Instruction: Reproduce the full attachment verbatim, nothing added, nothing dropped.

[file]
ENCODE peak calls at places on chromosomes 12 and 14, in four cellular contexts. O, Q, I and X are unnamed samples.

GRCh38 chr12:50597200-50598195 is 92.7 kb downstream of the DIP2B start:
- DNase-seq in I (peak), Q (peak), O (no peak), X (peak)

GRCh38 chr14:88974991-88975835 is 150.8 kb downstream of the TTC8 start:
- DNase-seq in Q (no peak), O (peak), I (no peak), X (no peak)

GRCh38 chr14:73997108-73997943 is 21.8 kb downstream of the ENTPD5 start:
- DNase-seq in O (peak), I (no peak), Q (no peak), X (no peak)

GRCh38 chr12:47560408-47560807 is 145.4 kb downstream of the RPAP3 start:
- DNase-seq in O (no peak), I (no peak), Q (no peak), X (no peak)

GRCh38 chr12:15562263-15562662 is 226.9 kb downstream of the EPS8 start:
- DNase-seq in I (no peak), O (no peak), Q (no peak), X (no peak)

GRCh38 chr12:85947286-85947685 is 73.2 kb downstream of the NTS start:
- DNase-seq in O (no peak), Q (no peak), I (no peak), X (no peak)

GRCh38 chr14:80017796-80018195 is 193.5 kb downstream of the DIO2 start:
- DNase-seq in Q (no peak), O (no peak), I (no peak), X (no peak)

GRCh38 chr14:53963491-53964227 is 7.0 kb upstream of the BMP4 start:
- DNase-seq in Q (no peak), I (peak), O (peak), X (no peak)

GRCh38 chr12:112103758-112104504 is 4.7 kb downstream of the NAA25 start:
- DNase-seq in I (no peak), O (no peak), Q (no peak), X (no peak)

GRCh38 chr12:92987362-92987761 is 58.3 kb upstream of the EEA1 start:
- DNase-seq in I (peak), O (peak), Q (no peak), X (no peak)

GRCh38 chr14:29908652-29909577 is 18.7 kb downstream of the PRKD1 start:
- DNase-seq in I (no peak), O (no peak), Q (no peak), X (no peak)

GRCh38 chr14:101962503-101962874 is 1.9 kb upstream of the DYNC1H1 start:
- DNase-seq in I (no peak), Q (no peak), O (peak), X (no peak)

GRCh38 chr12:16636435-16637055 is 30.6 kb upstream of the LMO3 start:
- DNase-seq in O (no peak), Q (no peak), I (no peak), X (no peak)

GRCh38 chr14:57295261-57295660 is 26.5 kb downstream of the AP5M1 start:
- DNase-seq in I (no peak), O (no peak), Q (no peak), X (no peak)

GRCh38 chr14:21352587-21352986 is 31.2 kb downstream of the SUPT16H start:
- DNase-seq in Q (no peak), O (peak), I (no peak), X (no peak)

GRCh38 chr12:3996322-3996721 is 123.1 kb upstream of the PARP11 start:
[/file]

ENCODE peak calls at places on chromosomes 12 and 14, in four cellular contexts. O, Q, I and X are unnamed samples.

GRCh38 chr12:50597200-50598195 is 92.7 kb downstream of the DIP2B start:
- DNase-seq in I (peak), Q (peak), O (no peak), X (peak)

GRCh38 chr14:88974991-88975835 is 150.8 kb downstream of the TTC8 start:
- DNase-seq in Q (no peak), O (peak), I (no peak), X (no peak)

GRCh38 chr14:73997108-73997943 is 21.8 kb downstream of the ENTPD5 start:
- DNase-seq in O (peak), I (no peak), Q (no peak), X (no peak)

GRCh38 chr12:47560408-47560807 is 145.4 kb downstream of the RPAP3 start:
- DNase-seq in O (no peak), I (no peak), Q (no peak), X (no peak)

GRCh38 chr12:15562263-15562662 is 226.9 kb downstream of the EPS8 start:
- DNase-seq in I (no peak), O (no peak), Q (no peak), X (no peak)

GRCh38 chr12:85947286-85947685 is 73.2 kb downstream of the NTS start:
- DNase-seq in O (no peak), Q (no peak), I (no peak), X (no peak)

GRCh38 chr14:80017796-80018195 is 193.5 kb downstream of the DIO2 start:
- DNase-seq in Q (no peak), O (no peak), I (no peak), X (no peak)

GRCh38 chr14:53963491-53964227 is 7.0 kb upstream of the BMP4 start:
- DNase-seq in Q (no peak), I (peak), O (peak), X (no peak)

GRCh38 chr12:112103758-112104504 is 4.7 kb downstream of the NAA25 start:
- DNase-seq in I (no peak), O (no peak), Q (no peak), X (no peak)

GRCh38 chr12:92987362-92987761 is 58.3 kb upstream of the EEA1 start:
- DNase-seq in I (peak), O (peak), Q (no peak), X (no peak)

GRCh38 chr14:29908652-29909577 is 18.7 kb downstream of the PRKD1 start:
- DNase-seq in I (no peak), O (no peak), Q (no peak), X (no peak)

GRCh38 chr14:101962503-101962874 is 1.9 kb upstream of the DYNC1H1 start:
- DNase-seq in I (no peak), Q (no peak), O (peak), X (no peak)

GRCh38 chr12:16636435-16637055 is 30.6 kb upstream of the LMO3 start:
- DNase-seq in O (no peak), Q (no peak), I (no peak), X (no peak)

GRCh38 chr14:57295261-57295660 is 26.5 kb downstream of the AP5M1 start:
- DNase-seq in I (no peak), O (no peak), Q (no peak), X (no peak)

GRCh38 chr14:21352587-21352986 is 31.2 kb downstream of the SUPT16H start:
- DNase-seq in Q (no peak), O (peak), I (no peak), X (no peak)

GRCh38 chr12:3996322-3996721 is 123.1 kb upstream of the PARP11 start: